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Monthly Archives: December 2008
- Why your current breathing style while running is likely stimulating anxiety and multiplying your risk of hyperventilation.
- The simple secret to using “literal eye focus” that makes it easy to relieve stress and ward off fatigue on your longest runs.
- The exact time to stretch so you can skyrocket your stamina almost magically … without even running a single stride.
Also, be sure to check out Sadie’s videos below. The first one shows you how to breath properly while running. The other one demonstrates how you can build core strength and transform your abs.
In May 2008, Jason Harper — who ran his first marathon in 2005 — set out on a 100-mile run around the perimeter of Sacramento.
He had a few other runners with him … but they weren’t competitors.
He followed a course … but it wasn’t an official route.
He had a goal … but it wasn’t to break a personal record.
In fact, Jason didn’t run a race.
Instead, he completed a life-altering adventure that brought extensive awareness to the number of kids in inner-city schools without access to proper healthcare.
On “race” day (a date he planned for a year), the temperature soared to 101 degrees.
During his run, he experienced the standard blisters, dehydration and cramping. However, he also suffered from hypothermia, a fever and intense surface heat that caused his skin to completely peel away from the bottom of his feet.
This interview reveals how Jason overcame several physical and mental hurdles, including the darkest hours of his life, to complete “the extra mile.”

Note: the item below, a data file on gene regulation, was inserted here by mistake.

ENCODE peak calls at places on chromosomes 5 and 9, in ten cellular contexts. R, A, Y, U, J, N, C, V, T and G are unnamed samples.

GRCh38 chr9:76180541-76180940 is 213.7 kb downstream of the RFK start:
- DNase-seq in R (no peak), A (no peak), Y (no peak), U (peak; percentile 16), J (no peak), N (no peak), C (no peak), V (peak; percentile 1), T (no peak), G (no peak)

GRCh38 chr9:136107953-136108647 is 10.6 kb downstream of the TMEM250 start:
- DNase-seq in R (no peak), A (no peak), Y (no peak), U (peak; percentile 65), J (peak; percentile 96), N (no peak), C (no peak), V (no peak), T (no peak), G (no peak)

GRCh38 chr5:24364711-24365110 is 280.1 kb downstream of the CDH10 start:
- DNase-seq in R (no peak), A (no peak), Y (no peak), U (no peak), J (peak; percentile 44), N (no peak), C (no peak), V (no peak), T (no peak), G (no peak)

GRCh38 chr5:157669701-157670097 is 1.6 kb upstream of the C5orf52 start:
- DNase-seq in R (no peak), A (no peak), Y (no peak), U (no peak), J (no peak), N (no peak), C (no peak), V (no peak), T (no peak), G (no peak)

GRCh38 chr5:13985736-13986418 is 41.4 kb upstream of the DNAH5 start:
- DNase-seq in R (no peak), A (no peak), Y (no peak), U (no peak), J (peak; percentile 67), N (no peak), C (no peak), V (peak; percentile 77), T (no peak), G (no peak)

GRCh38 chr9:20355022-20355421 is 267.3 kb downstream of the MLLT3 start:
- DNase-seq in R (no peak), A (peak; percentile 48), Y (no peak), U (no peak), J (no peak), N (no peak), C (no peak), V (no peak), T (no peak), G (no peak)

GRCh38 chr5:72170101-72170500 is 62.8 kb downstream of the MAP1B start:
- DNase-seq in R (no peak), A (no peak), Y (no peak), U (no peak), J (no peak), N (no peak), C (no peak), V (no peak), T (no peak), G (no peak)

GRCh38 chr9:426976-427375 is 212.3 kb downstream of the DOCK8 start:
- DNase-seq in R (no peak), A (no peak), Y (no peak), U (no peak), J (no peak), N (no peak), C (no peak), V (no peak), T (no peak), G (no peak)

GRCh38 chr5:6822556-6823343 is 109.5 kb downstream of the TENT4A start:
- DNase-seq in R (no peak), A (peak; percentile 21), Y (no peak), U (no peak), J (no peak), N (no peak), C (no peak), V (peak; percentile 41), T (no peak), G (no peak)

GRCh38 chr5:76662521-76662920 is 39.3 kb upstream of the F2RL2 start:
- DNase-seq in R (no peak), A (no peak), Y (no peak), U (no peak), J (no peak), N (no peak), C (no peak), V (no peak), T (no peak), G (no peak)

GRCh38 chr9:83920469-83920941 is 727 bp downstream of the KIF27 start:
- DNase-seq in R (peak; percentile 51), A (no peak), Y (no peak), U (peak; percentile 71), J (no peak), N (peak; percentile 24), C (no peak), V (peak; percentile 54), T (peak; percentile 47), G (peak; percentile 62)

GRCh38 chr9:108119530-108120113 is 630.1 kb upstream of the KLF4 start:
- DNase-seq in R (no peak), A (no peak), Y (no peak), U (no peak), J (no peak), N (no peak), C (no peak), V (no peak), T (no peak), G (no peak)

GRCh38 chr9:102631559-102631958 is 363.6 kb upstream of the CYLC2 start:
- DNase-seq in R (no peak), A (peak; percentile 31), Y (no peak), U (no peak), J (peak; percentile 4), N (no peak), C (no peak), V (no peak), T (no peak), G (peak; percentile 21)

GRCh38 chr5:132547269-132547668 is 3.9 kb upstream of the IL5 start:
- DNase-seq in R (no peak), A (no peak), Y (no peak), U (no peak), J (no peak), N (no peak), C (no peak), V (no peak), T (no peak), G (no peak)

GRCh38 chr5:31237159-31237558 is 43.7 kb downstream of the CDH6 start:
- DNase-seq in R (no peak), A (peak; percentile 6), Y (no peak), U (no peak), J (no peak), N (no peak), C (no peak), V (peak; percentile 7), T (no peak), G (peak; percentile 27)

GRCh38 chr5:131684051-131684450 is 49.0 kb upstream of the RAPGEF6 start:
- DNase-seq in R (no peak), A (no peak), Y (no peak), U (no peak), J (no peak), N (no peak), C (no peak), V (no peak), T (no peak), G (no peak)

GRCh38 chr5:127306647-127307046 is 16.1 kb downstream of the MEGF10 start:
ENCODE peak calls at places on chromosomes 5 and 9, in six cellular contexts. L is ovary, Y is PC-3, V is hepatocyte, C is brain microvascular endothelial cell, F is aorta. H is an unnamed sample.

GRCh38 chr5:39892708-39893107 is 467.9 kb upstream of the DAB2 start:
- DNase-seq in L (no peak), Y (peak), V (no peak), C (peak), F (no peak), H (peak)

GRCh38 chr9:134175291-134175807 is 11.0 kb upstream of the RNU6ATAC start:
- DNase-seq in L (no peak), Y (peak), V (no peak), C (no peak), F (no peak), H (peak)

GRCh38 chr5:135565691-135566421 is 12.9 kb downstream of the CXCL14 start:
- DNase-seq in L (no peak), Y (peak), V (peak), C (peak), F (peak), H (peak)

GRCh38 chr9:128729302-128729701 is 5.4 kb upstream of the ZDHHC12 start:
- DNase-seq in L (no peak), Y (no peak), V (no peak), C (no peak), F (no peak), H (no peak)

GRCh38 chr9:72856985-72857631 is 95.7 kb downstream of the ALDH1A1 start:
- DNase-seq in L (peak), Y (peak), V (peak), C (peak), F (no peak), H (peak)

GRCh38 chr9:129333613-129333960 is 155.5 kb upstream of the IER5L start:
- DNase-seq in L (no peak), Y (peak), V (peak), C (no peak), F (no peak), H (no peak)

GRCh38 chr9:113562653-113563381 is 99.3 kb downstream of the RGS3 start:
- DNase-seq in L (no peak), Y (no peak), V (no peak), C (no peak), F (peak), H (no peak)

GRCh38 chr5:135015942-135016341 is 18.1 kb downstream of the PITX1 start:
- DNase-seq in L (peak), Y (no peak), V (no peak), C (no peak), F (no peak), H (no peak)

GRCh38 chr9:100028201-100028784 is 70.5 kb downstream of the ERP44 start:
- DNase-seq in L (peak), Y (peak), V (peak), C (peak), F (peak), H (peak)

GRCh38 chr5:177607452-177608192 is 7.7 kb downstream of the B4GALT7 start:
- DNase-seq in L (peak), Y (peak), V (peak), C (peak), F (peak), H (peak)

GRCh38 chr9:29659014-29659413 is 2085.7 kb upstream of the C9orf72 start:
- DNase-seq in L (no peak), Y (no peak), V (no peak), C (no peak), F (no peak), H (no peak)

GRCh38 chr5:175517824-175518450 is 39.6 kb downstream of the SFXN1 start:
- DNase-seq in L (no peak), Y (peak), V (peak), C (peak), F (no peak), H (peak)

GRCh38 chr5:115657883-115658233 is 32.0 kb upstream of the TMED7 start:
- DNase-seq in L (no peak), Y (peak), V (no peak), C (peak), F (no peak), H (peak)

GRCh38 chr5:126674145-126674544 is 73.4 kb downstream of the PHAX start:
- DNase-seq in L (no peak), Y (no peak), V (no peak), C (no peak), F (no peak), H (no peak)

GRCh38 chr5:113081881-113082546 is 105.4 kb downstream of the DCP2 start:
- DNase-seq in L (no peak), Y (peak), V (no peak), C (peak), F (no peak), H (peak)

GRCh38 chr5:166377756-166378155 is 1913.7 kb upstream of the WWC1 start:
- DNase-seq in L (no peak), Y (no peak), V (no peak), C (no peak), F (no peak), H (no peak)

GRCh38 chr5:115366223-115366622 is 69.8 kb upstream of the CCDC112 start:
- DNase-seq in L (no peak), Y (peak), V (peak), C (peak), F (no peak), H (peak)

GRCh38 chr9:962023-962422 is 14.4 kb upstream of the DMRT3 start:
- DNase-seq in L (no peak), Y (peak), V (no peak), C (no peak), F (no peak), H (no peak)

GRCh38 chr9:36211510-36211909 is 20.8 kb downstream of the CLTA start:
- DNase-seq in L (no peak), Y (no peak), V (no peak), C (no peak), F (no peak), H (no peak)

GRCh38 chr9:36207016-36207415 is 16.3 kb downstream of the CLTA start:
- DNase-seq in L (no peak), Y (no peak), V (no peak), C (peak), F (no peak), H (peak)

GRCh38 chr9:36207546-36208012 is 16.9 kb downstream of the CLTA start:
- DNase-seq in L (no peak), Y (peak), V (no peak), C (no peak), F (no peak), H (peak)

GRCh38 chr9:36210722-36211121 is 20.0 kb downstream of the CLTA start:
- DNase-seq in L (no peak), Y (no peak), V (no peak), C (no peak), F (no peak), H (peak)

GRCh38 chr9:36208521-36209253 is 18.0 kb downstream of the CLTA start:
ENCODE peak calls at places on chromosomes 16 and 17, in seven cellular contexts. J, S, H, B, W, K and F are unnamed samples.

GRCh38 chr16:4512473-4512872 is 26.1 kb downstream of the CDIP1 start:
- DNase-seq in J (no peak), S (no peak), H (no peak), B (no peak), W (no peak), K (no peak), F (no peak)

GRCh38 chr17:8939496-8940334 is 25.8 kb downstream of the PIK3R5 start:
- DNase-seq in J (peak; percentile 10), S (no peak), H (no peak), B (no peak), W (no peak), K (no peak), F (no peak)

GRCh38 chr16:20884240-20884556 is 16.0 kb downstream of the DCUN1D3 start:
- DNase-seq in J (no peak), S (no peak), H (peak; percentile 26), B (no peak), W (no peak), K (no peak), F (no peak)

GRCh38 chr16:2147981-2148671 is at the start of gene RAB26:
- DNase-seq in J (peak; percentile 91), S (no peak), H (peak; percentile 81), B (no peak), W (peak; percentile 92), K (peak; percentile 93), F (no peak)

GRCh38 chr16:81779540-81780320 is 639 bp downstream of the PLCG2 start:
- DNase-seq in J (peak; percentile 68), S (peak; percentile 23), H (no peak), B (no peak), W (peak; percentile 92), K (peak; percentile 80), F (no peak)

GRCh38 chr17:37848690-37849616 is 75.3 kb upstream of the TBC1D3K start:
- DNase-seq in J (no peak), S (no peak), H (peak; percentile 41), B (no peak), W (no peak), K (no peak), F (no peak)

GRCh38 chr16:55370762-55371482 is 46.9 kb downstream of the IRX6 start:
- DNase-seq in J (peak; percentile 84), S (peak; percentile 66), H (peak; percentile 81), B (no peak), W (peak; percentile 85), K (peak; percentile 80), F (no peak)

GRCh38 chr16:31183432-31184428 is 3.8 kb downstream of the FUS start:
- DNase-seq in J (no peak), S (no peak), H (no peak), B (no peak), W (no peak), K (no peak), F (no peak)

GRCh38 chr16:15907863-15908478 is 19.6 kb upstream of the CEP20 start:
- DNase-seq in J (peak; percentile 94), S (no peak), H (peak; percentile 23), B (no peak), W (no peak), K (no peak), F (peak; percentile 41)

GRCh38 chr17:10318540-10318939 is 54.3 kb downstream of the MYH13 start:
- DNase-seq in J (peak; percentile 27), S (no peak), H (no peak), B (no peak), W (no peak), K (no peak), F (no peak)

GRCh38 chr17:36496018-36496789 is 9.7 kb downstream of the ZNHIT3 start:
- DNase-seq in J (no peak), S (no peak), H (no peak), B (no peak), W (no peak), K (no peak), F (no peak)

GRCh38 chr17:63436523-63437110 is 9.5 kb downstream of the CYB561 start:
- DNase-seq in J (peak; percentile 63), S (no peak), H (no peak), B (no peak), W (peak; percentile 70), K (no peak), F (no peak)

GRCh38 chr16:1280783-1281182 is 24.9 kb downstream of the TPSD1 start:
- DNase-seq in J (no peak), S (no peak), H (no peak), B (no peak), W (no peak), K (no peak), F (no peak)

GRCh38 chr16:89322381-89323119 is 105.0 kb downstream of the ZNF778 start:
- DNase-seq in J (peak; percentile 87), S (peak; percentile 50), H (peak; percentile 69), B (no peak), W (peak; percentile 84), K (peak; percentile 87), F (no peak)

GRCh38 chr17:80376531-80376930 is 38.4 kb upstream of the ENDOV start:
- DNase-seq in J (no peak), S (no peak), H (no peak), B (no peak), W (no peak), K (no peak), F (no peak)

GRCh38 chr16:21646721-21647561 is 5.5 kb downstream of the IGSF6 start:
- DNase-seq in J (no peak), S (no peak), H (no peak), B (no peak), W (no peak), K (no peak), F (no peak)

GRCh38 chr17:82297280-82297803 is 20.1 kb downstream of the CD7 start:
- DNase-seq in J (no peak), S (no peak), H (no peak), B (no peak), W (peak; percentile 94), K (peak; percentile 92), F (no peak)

Today I set out to find sources for my upcoming interview series about mental training for runners.
One of the more fascinating e-mails I received (as a result of HARO), was from a lady representing Serge Roetheli, who left home in 2000 to run around the world. With his wife, Nicole, serving as his support crew, Serge ran 25,000 miles on five continents and 33 countries.
Below is the trailer for the movie documenting the couple’s five-year adventure — Beyond the Epic Run.
Up until about 5 minutes ago, I thought it was a challenge to schedule my training runs around work and caring for my two kids (a 3-year-old daughter and an 8-month-old son). Then I came across this article in Runner’s World about a couple who trained for and completed the Rock ‘n’ Roll Marathon in San Diego — and they have sextuplets!
I’m sure I have triple the time to train that this couple has. For me, it’s inspirational to see how much of a priority running is for this family. In addition, I think it shows the therapeutic effect running can have on your mind and body.
Running is truly magical!
I decided to push myself a little bit this morning and run to the TV towers atop South Mountain. The 7-mile run up the Summit Road is quite a climb.
I hadn’t done this run is quite some time. But a friend (shout out to cycling superstar Lisa Barnard) mentioned it yesterday, and I couldn’t resist the challenge.
Yesterday I had an opportunity to speak with Steve Mackel, head coach at MarathonTraining.TV. I contacted Steve and his coaching partner, Gary Smith, after searching Google and discovering some of their online training videos.
Since committing to carrying my camera on more runs, I’ve been on the lookout for people in the running community who do the same. I’m not too technical when it comes to producing, so I make casual videos created with basic equipment. Besides, if you’re out running, who wants to risk damaging a high-priced camera (as would have surely happened when I took a tumble on this morning’s run)?
The videos at MarathonTraining.TV (you’ll need to sign up) and its sister site, SoCalRunning.com, offer some straight-forward tips that are easy to incorporate, as well as insight into the Southern California running community.
Here’s one of the videos from MarathonTraining.TV: